Budweiser’s The Drop QR campaign:
As per Azazul Haque, Chief Content Officer, Media.Monks, “The QR code is a tool to take the viewer somewhere through a smartphone and can connect any medium, be it print or television, to online mediums and redirect it to wherever the brands want the traffic to go. It cannot be the means to achieve traffic or build a certain reach since it is only a tool and cannot be the main idea.”
“Unfortunately, a lot of brands are making QR code the idea when it is clearly a tool that can be used on smartphones, with an active internet connection, to help the public reach where they are required, be it on a microsite, macrosite, a website or any other portal,” he added.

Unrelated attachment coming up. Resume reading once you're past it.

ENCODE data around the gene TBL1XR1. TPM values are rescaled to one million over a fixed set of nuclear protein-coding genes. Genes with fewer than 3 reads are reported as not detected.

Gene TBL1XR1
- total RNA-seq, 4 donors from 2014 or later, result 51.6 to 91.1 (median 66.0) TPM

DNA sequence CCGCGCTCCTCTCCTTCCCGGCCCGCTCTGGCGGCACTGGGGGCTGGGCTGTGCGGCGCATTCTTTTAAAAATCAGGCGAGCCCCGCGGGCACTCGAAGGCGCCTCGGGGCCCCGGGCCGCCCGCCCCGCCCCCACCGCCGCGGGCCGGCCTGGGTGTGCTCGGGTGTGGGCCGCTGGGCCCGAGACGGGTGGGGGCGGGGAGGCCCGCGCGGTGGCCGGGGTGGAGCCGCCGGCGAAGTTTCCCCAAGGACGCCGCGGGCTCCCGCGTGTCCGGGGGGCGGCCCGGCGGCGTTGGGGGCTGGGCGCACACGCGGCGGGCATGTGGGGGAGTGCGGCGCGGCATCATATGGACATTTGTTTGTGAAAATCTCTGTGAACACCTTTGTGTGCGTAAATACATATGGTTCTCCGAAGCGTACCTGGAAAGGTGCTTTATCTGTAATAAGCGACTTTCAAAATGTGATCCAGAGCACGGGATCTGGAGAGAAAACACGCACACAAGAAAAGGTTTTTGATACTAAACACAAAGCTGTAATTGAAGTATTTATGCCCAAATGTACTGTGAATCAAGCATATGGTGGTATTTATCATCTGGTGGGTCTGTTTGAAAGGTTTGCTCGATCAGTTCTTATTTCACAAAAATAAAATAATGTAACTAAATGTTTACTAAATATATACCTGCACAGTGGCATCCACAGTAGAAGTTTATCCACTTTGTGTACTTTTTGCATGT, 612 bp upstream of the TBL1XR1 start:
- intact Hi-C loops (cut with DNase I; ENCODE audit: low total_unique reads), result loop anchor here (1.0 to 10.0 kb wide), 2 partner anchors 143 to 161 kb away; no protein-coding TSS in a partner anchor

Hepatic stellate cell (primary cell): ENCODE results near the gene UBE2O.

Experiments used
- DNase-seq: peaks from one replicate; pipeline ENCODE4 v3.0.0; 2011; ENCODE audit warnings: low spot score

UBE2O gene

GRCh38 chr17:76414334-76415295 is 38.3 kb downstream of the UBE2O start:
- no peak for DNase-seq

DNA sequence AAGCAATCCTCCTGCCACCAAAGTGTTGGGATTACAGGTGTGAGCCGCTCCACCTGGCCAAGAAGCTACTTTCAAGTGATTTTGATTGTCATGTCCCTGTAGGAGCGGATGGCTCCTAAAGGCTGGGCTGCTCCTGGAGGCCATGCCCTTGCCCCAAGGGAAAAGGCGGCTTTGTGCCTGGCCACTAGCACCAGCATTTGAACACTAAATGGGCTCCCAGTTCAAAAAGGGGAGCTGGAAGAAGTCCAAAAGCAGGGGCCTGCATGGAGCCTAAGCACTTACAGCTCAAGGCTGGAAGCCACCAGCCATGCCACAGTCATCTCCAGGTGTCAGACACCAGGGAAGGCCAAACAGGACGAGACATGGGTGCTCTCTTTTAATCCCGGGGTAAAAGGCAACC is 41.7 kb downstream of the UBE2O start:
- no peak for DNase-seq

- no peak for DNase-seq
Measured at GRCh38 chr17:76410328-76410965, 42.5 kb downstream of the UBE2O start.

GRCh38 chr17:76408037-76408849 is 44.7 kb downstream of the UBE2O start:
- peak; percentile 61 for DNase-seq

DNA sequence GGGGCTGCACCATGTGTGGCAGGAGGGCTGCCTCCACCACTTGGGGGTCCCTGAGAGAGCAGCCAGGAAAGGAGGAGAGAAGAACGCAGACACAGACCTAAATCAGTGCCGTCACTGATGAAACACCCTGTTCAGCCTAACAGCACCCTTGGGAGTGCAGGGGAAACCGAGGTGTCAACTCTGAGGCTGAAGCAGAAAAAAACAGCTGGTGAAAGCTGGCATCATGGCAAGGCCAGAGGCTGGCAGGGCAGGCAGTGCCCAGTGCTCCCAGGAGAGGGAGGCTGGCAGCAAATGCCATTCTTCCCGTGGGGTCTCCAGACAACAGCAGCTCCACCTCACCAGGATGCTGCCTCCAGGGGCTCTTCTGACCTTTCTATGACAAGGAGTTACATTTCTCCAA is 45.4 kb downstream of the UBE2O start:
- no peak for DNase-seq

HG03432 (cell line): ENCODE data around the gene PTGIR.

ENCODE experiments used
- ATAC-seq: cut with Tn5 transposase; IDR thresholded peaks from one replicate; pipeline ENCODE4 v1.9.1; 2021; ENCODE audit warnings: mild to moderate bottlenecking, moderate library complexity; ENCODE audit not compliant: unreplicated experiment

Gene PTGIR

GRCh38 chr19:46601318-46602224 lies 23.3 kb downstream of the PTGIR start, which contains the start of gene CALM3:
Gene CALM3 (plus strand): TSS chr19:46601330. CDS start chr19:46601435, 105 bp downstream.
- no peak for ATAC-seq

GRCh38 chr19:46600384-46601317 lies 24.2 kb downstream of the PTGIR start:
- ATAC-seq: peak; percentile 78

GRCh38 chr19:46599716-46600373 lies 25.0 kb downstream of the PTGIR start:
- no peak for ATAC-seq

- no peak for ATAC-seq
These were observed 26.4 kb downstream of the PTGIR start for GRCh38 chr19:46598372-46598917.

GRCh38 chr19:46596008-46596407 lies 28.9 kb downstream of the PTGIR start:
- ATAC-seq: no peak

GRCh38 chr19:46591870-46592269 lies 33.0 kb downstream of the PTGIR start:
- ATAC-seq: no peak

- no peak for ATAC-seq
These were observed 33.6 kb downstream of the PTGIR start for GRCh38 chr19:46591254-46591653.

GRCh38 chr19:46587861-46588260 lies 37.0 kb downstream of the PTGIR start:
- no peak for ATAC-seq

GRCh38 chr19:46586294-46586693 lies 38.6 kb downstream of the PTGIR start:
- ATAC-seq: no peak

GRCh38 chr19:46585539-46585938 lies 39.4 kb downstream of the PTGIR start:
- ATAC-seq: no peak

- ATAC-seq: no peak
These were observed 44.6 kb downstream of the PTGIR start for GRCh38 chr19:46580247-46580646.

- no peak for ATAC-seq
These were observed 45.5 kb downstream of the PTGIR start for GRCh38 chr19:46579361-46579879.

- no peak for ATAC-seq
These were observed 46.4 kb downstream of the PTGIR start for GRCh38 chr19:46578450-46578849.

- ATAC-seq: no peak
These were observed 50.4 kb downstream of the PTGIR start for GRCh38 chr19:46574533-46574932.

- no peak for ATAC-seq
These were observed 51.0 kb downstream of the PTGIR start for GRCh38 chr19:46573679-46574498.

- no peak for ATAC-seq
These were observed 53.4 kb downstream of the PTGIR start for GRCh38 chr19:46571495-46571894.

Since the usage of QR codes in advertising is at a nascent stage, Haque also suggested that brands and agencies need to use it cleverly and creatively if they want to nudge and excite people to see desired responses.
As per Sujoy Golan, Chief Business Officer, Vizury- An Affle Platform, “We’re seeing a lot of QR code usage today, right from advertising to contactless digital payments to even registering products with the brand post-purchase. QR codes are a great way to embed links on non-digital channels and take the customer journey online.”
“With QR code scanners available by default with modern mobile phones, scanning codes have become normal and mobile-first behaviours post-Covid has only accelerated it. This has helped marketers to implement QR codes in their marketing campaigns to drive better customer engagement,” he added.